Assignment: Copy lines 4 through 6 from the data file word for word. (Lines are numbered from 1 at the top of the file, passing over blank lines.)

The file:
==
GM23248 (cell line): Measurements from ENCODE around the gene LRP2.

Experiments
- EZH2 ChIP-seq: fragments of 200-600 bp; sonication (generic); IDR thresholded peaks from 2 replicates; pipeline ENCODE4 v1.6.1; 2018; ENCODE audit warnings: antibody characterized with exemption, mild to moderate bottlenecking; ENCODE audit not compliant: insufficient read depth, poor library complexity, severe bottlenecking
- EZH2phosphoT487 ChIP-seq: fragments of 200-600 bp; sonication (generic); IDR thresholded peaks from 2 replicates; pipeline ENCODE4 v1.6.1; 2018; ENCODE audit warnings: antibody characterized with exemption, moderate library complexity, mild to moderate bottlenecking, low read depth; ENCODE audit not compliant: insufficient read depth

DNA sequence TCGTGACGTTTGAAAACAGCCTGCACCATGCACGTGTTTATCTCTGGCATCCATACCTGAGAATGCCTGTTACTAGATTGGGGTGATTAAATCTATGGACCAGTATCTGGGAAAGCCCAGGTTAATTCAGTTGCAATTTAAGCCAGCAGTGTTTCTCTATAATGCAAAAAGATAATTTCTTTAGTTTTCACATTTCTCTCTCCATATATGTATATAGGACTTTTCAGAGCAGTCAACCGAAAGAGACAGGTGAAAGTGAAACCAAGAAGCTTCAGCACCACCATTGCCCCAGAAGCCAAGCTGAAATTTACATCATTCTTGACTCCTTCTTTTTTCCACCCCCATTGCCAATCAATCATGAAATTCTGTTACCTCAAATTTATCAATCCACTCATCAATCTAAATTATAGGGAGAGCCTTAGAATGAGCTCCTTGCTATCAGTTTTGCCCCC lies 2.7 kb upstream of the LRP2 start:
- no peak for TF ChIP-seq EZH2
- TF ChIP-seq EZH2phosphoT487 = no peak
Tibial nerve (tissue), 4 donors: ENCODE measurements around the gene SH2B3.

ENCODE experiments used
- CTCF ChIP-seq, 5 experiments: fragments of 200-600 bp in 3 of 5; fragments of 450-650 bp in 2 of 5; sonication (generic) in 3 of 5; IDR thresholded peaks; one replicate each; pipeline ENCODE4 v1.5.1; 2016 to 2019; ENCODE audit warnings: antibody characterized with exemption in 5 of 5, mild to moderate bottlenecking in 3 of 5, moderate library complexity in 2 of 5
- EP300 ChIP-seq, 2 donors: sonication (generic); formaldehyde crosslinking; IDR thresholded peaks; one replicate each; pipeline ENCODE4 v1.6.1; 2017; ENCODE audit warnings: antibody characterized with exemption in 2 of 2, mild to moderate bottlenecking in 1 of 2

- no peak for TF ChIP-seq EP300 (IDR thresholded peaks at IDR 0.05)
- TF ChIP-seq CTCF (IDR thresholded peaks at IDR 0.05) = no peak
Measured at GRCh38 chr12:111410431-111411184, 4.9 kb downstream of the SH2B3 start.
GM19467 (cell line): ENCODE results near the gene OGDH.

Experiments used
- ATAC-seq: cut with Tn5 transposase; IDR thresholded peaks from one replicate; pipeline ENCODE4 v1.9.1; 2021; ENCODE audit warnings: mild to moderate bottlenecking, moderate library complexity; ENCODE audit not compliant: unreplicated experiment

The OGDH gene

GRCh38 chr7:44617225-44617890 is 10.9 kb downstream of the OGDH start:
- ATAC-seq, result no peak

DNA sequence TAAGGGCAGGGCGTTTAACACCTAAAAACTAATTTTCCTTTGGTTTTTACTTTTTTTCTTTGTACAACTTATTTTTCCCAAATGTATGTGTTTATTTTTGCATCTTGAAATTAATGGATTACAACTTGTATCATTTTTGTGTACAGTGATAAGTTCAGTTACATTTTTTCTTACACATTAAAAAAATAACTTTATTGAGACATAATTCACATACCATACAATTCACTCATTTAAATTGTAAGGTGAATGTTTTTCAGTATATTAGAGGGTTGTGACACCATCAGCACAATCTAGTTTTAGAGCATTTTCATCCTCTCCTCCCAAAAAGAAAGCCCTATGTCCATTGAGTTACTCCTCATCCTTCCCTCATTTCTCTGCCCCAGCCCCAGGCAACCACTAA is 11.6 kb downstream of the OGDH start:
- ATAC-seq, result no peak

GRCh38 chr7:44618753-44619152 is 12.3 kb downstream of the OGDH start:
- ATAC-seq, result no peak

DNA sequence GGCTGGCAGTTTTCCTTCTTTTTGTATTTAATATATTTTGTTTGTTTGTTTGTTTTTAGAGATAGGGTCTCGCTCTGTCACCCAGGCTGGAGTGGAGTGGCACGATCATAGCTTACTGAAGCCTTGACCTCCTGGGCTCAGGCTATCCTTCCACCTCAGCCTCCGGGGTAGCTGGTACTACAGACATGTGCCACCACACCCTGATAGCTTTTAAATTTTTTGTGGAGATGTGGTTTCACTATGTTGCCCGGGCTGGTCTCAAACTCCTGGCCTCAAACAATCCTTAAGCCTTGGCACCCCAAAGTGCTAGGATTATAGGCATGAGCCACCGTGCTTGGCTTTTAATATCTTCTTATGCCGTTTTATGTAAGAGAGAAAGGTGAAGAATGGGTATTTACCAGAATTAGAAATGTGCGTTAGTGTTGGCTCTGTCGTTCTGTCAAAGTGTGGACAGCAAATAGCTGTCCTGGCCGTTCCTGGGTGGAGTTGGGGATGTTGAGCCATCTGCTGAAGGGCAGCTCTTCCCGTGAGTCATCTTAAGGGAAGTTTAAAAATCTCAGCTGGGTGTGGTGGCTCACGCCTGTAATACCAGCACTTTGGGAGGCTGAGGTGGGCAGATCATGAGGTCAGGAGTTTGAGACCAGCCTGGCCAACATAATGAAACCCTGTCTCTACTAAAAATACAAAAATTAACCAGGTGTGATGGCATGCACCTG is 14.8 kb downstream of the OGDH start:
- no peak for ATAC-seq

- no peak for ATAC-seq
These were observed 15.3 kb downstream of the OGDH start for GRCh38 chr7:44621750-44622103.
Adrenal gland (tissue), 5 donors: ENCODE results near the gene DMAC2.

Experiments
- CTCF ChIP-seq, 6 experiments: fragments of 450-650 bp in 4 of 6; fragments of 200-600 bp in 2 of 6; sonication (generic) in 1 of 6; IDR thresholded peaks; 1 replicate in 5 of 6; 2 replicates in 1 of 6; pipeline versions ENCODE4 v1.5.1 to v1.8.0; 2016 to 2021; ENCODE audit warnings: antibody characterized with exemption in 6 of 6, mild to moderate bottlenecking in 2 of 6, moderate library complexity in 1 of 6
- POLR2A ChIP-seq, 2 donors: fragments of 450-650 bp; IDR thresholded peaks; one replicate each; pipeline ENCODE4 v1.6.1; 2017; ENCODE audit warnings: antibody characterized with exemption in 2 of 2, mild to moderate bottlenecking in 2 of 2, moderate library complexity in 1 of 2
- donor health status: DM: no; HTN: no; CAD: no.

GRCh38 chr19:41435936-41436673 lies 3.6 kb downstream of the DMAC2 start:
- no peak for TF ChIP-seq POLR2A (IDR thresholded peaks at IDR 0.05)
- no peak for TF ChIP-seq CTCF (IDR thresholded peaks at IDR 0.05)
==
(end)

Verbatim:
- EZH2phosphoT487 ChIP-seq: fragments of 200-600 bp; sonication (generic); IDR thresholded peaks from 2 replicates; pipeline ENCODE4 v1.6.1; 2018; ENCODE audit warnings: antibody characterized with exemption, moderate library complexity, mild to moderate bottlenecking, low read depth; ENCODE audit not compliant: insufficient read depth

DNA sequence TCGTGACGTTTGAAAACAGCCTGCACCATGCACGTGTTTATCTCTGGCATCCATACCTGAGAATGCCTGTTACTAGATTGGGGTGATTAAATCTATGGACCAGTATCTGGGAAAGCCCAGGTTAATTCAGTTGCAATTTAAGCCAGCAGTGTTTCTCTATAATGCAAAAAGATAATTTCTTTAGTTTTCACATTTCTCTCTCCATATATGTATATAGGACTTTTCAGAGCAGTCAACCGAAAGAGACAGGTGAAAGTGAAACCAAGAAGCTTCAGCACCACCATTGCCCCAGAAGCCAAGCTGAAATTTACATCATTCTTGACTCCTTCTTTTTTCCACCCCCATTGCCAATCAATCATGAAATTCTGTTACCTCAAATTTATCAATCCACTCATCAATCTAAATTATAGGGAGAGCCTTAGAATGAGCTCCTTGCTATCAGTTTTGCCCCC lies 2.7 kb upstream of the LRP2 start:
- no peak for TF ChIP-seq EZH2